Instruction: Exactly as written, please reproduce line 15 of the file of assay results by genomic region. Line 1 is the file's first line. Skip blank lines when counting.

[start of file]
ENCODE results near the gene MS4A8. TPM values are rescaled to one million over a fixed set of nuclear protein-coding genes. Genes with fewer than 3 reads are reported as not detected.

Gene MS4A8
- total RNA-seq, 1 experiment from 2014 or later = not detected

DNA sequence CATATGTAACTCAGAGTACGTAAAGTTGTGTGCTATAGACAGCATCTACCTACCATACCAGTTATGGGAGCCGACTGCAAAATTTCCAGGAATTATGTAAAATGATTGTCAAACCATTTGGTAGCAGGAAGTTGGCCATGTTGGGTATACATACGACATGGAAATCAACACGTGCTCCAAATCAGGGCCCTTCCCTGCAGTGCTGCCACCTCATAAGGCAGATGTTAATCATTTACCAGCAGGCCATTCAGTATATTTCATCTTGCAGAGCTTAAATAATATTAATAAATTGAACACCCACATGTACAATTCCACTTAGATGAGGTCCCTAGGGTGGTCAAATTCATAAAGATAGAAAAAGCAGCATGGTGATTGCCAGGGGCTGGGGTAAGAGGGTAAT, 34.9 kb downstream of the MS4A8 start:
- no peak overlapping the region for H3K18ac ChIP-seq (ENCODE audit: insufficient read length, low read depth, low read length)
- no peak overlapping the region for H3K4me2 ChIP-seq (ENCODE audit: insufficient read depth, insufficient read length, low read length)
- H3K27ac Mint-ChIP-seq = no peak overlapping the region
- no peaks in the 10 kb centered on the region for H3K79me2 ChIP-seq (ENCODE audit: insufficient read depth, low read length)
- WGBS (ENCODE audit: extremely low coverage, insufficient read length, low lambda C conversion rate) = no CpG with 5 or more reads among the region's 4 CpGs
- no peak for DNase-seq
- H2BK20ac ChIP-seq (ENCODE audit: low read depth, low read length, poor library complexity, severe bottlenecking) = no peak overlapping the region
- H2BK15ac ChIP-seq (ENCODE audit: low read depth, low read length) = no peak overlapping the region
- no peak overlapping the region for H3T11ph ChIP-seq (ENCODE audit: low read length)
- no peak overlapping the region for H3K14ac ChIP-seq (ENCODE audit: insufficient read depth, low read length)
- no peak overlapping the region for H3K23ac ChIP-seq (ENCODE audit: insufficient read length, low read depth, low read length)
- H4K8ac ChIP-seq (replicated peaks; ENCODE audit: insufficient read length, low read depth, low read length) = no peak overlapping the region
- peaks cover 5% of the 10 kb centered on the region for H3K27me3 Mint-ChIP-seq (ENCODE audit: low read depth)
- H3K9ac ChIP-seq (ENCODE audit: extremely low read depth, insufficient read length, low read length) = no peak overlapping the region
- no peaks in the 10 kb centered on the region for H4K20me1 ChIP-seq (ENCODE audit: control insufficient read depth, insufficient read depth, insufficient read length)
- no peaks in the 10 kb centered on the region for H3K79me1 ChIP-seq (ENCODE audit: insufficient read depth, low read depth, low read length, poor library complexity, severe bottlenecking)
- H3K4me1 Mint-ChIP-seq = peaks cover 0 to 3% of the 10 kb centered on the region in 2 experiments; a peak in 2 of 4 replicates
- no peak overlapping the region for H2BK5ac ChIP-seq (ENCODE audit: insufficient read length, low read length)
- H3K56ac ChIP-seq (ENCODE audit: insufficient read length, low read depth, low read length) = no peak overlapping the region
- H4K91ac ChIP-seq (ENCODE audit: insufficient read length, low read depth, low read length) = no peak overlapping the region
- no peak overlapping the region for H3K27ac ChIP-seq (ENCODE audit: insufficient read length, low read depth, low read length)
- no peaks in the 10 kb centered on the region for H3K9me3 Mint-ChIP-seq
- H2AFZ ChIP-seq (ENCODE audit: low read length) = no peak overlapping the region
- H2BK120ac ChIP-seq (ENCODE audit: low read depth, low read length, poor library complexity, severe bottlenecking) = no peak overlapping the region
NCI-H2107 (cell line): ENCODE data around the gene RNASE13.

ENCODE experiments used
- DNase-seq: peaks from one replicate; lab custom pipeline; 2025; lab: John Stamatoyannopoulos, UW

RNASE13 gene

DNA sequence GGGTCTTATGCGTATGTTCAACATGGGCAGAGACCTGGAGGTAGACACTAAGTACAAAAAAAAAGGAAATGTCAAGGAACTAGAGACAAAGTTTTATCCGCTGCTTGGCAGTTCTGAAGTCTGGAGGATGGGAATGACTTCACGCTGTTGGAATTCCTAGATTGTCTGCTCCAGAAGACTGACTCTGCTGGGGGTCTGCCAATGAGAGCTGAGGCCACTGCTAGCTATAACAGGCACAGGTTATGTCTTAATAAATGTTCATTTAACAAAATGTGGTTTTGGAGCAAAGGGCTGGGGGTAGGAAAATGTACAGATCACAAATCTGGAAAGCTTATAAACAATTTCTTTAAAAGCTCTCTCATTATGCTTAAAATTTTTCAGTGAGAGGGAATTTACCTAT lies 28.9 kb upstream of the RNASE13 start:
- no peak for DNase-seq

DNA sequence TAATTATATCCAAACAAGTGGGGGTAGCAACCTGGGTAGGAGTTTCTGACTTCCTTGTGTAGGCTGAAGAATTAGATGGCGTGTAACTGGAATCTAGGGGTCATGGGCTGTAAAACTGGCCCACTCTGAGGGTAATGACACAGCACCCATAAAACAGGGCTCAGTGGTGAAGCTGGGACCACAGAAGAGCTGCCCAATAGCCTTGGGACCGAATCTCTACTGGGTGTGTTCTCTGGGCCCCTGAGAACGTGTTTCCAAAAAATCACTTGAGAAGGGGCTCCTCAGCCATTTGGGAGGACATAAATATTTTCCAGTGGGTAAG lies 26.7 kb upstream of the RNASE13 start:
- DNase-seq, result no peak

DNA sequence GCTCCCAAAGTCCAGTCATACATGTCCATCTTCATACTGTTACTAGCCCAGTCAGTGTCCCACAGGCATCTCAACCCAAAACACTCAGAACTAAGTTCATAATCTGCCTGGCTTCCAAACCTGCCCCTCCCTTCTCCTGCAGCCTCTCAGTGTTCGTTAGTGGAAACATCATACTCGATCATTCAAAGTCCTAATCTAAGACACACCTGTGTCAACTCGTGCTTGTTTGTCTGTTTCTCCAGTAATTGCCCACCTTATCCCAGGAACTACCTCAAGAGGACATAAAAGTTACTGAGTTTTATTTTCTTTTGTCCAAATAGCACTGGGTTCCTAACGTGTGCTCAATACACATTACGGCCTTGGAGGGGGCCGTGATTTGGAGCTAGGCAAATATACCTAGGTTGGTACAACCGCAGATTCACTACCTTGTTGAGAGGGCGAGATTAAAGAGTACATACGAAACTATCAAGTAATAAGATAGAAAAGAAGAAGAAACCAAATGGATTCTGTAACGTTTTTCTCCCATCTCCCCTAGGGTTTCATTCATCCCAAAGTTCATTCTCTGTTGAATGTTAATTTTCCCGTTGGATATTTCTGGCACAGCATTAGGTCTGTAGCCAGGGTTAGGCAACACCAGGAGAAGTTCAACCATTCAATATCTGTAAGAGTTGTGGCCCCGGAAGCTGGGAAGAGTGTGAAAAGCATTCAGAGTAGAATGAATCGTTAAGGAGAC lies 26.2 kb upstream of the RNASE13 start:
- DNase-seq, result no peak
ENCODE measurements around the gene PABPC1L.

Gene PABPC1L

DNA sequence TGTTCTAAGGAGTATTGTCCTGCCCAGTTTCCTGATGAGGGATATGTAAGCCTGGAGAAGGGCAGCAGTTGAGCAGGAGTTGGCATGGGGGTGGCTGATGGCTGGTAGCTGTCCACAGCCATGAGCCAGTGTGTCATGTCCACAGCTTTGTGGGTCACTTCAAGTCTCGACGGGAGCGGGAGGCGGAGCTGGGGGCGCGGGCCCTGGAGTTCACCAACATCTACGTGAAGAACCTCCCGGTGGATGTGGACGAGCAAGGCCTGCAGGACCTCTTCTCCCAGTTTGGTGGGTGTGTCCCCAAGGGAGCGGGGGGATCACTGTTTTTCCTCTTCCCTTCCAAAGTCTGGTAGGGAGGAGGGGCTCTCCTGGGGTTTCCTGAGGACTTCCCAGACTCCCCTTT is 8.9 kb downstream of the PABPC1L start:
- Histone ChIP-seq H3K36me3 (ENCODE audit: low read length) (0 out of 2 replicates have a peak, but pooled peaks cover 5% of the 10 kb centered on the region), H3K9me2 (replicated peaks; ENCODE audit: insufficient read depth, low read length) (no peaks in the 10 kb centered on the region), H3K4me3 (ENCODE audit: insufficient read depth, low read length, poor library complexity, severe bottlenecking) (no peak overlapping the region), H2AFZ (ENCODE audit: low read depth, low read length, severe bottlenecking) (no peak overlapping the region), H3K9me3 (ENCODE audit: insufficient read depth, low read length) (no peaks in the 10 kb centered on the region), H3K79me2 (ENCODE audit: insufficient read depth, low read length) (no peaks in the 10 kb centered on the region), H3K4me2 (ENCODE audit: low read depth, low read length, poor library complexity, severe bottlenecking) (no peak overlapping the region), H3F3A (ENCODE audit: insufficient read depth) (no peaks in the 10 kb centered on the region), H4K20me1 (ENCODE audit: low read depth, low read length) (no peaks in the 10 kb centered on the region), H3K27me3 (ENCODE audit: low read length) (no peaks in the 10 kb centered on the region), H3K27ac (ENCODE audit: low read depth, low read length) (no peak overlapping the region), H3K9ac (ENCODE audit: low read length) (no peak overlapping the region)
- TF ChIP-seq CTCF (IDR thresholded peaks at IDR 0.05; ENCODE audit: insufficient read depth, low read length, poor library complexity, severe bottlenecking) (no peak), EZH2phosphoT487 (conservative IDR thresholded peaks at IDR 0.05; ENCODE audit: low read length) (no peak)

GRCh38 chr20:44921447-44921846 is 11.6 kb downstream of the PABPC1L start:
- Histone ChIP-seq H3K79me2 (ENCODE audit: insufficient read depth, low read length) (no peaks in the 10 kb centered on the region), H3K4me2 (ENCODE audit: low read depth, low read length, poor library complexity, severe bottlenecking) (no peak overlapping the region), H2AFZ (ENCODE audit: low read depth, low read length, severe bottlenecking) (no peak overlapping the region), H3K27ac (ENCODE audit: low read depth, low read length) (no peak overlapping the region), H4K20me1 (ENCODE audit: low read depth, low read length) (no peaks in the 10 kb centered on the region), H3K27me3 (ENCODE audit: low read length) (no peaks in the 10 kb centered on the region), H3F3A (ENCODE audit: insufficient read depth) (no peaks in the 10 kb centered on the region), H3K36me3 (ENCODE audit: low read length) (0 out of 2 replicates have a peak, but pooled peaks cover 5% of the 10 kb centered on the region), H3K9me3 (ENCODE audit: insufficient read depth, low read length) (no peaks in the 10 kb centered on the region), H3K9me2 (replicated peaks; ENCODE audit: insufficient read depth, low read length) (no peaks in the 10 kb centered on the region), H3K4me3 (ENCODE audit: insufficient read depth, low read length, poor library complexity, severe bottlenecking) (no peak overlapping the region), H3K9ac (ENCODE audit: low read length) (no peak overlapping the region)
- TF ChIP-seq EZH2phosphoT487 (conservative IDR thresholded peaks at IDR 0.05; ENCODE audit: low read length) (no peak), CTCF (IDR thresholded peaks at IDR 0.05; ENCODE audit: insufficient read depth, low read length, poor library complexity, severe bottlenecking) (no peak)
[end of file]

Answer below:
- no peak overlapping the region for H3K23ac ChIP-seq (ENCODE audit: insufficient read length, low read depth, low read length)